Why do we vote?


RA’EESA PATHER reflects on the conversations she’s had with Capetonians during the last weekend of voter registration.

From Bo-Kaap to Philippi, the city was swamped with bellowing taxi drivers, gesticulating “car guards”, and people who love to talk. I chatted to people, became embroiled in their problems, fading hopes and the odd little skinner story. Despite the fact that everyone wants change, nobody believes they’ll get it.

“When are they going to make a difference? Eish, maybe when Jesus walks again,” Vuqo Nqayi flippantly joked.

It was in conversations with people like Nqayi that I realised the oddities of voting.

Nqayi has no house and no time for voter registration – his job keeps him occupied seven days a week. He thinks the ANC is useless, and that the DA will never give him a proper home. He tells me all this as Nelson Mandela’s voice echoes the famed Madiba freedom speech through the Cape Town Civic Centre. The irony is hauntingly bitter – in 20 years many have experienced mobility and change, while others have become neglected township wallpaper.

But still, Nqayi wants to vote. For him, voting has become a dangling seed that may one day become fruitful. And so they keep watering it.

Walking through the empty voting halls in Bo-Kaap, Philippi and the CBD, I felt like a girl being stood up on a date, I spent most of the weekend lurking outside registration rooms willing someone – anyone! – to arrive. For those who did make an appearance, the conversation was always intriguing.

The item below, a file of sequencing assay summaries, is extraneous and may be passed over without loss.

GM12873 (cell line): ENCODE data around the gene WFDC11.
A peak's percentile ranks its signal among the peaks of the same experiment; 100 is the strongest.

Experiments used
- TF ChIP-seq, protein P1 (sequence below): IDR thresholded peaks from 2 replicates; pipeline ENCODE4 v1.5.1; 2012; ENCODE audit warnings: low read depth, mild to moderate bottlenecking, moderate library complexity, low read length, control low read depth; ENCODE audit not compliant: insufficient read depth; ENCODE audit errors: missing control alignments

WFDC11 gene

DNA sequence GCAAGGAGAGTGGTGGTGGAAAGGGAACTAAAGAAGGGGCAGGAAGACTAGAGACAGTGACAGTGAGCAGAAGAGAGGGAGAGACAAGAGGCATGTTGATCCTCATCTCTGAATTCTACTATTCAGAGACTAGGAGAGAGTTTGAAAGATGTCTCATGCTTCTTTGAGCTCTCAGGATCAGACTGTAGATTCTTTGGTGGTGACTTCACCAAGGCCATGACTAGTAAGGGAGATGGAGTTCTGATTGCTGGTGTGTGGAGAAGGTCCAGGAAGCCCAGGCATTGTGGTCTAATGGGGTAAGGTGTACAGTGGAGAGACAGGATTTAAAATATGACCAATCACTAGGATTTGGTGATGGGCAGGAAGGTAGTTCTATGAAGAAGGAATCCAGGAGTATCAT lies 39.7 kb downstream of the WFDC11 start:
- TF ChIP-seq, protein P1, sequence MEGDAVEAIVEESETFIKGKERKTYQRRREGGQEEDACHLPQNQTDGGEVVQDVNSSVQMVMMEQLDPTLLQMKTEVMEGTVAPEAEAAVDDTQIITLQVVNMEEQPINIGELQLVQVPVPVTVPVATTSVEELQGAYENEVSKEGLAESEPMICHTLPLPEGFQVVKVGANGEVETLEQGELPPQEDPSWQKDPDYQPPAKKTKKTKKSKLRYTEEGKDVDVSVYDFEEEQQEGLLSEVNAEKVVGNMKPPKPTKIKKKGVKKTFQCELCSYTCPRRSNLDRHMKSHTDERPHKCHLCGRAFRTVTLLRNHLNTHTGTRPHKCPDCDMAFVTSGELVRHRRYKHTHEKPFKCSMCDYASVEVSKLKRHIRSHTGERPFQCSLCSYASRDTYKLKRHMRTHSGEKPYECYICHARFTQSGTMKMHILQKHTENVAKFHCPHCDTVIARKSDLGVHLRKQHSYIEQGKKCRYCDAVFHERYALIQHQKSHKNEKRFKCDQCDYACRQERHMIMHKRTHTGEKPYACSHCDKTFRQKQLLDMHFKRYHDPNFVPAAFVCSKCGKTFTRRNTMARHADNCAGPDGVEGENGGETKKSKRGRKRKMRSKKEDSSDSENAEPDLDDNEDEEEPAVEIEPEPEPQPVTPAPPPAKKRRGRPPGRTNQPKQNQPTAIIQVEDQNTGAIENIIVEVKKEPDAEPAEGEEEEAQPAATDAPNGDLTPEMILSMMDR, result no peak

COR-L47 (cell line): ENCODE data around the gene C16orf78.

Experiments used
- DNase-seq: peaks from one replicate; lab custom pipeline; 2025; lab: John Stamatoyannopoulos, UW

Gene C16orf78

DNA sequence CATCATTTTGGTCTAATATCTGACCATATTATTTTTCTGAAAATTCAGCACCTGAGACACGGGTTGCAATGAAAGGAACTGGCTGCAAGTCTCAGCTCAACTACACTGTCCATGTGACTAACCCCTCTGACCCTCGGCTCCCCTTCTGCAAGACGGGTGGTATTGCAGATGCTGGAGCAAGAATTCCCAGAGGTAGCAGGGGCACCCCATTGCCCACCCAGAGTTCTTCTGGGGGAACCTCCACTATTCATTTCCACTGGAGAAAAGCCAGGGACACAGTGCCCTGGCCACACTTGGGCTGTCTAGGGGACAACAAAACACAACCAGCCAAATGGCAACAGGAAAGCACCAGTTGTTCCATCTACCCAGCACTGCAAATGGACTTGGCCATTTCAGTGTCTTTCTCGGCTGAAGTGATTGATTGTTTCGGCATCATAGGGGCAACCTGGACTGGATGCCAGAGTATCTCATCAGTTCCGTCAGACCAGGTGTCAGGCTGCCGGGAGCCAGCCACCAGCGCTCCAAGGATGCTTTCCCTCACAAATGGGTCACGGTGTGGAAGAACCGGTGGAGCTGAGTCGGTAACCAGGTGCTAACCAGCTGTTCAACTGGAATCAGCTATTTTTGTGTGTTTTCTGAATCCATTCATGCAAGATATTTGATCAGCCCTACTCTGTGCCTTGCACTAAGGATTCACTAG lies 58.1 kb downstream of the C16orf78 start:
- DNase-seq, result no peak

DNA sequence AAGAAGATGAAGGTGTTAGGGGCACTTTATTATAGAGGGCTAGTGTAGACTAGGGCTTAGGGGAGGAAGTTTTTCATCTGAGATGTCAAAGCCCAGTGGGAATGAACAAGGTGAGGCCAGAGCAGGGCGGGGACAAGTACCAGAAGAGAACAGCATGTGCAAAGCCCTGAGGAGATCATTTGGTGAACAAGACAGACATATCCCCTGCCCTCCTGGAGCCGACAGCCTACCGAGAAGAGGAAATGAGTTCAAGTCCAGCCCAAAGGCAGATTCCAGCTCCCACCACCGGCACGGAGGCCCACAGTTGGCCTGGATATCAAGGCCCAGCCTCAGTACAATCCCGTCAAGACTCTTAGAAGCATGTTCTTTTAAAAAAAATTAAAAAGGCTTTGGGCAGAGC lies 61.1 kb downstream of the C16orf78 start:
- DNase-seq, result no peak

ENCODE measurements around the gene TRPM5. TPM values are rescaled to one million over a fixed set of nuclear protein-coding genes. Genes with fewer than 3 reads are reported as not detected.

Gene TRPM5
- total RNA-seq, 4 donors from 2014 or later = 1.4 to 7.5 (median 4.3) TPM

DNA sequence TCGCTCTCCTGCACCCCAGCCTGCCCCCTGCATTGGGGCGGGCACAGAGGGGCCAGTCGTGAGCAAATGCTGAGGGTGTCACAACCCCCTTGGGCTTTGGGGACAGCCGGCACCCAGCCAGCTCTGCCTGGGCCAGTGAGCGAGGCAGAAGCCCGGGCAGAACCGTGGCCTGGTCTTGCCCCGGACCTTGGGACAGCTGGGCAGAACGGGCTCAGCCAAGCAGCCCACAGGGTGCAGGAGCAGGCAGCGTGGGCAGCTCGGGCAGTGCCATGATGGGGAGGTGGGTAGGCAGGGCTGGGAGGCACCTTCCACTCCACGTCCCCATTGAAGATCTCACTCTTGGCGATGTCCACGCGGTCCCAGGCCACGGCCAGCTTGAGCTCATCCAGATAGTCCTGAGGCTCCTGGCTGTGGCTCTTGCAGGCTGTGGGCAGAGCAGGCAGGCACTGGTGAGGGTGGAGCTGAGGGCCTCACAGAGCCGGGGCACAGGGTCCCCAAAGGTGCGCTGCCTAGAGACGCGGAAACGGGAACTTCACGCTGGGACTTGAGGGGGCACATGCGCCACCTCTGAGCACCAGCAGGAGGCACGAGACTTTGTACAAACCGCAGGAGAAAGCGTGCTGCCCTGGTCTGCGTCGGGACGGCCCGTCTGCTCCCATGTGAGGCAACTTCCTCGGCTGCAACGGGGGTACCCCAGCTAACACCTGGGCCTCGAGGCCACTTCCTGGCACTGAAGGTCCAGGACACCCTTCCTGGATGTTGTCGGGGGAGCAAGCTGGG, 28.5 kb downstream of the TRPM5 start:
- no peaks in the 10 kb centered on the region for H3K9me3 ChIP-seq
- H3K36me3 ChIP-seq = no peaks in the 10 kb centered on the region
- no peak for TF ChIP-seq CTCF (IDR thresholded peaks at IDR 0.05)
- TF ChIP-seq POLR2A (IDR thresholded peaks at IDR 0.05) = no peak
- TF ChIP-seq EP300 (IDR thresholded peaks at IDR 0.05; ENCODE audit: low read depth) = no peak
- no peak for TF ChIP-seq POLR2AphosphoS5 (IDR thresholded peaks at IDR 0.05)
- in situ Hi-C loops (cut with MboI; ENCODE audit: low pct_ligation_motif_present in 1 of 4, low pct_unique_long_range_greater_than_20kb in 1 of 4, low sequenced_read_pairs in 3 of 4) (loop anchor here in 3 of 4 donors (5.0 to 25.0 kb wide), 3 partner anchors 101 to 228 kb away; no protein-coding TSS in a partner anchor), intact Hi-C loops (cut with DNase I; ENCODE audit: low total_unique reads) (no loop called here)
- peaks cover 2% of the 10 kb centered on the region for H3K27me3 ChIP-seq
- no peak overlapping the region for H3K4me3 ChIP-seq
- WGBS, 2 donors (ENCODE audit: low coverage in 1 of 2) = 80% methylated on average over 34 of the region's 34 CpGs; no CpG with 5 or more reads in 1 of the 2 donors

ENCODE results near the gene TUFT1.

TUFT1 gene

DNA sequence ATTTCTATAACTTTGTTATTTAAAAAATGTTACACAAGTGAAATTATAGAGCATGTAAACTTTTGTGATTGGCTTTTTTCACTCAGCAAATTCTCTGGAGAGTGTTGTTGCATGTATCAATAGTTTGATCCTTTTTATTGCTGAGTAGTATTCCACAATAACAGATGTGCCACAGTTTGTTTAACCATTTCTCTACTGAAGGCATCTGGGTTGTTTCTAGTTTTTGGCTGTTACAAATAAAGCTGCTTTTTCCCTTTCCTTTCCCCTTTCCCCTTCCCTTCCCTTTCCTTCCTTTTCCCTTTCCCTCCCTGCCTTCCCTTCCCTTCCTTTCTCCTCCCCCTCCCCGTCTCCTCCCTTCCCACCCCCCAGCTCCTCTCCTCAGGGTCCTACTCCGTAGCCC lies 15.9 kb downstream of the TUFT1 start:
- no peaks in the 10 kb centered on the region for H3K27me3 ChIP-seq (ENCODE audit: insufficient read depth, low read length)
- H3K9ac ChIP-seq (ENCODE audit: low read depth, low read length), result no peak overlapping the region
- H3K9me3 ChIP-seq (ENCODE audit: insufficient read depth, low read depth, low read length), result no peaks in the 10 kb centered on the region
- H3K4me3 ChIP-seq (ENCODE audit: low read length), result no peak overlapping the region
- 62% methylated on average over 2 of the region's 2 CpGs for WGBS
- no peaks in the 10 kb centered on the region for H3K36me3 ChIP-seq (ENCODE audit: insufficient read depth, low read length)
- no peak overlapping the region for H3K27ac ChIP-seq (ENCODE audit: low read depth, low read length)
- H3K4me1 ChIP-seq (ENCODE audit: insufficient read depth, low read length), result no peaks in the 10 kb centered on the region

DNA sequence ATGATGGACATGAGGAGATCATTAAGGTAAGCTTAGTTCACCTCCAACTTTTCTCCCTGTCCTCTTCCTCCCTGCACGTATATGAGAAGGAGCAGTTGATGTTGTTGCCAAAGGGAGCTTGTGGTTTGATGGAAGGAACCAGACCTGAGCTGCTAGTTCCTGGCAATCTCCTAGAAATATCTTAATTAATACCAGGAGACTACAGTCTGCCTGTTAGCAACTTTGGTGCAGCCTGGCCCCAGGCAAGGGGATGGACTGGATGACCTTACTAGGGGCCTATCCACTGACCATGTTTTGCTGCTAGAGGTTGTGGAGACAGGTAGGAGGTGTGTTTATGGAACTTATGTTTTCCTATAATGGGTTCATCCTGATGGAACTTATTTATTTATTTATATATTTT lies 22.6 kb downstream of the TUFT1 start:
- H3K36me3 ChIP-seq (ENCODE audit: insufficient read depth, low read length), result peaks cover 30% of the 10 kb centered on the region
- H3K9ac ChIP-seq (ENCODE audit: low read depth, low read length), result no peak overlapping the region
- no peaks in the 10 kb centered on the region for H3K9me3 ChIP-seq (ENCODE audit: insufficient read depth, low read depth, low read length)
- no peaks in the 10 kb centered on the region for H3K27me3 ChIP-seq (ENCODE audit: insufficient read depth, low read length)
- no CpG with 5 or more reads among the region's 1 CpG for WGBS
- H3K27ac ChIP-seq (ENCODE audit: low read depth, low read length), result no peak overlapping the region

Political parties may be grumbling about youth disinterest, but youngsters laughingly tell me that their peers simply find politics hilarious – JZ, Zille and Juju, the kids aren’t disinterested, they’re just too entertained to take you seriously. But the youth who have registered believe their vote can make a difference.

When they did pitch up to register, the excitement and energy of young people was boundless.

In contrast to the youth, older generations spoke to me with gloomy cynicism. Their weathered faces were a cinematic reflection of their words; the working class believe their lives are over at 50 andnothing can or will be done to better their standard of living. Their corrugated roofs groan under the weight of flimsy pay cheques, poor service, and a dismal education system. But they vote for the future of their kids.

Eileen Vlotman walked 10km to the Philippi Children’s Centre to register her electoral vote, and all she wants is a house. In her lifetime, she muses, she will probably never get one.

While most Capetonians know why they’re voting, many seemed to be going about registration mechanically, listlessly and will be casting a ballot in the name of FOMO.

What struck me most is that within a fifteen minute time span I could be joking around with a 20-year-old clutching onto the power of their vote, or listening to a 50-year-old claiming their lives were finished, and change was merely an illusion.

Whatever the 2014 election brings, my hope is that this generation of youngsters will not grow up to be their parents – that when they reach 50 years old they will believe their lives can still be lived.



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